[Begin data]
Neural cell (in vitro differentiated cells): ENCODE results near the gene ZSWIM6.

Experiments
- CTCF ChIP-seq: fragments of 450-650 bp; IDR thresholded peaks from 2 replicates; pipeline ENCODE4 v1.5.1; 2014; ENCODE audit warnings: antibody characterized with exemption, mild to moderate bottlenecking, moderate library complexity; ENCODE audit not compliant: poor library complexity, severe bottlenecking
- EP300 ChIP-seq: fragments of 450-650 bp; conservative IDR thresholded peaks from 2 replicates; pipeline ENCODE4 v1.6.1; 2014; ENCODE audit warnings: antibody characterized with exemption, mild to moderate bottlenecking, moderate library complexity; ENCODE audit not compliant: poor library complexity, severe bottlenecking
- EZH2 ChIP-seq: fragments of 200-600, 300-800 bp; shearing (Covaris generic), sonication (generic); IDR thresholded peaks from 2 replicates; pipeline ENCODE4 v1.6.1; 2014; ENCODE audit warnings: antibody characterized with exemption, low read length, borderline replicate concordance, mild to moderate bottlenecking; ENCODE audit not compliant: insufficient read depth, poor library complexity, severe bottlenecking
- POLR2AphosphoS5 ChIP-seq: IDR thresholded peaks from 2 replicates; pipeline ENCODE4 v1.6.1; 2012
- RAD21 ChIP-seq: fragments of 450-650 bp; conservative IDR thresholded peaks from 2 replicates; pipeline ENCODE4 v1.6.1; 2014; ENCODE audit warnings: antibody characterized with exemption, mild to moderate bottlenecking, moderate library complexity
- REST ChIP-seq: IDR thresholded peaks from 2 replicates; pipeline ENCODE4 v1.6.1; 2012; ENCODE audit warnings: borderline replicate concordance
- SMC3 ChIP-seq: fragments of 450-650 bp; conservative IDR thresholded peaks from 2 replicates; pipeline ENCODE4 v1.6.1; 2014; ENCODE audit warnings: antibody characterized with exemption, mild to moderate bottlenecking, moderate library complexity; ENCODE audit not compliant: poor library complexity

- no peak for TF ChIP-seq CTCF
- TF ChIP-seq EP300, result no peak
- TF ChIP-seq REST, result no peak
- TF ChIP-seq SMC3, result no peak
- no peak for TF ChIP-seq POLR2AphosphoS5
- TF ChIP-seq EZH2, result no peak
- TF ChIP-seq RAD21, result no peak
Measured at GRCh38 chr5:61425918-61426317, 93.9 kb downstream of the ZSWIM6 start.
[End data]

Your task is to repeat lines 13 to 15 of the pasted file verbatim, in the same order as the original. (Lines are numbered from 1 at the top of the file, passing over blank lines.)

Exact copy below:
- TF ChIP-seq SMC3, result no peak
- no peak for TF ChIP-seq POLR2AphosphoS5
- TF ChIP-seq EZH2, result no peak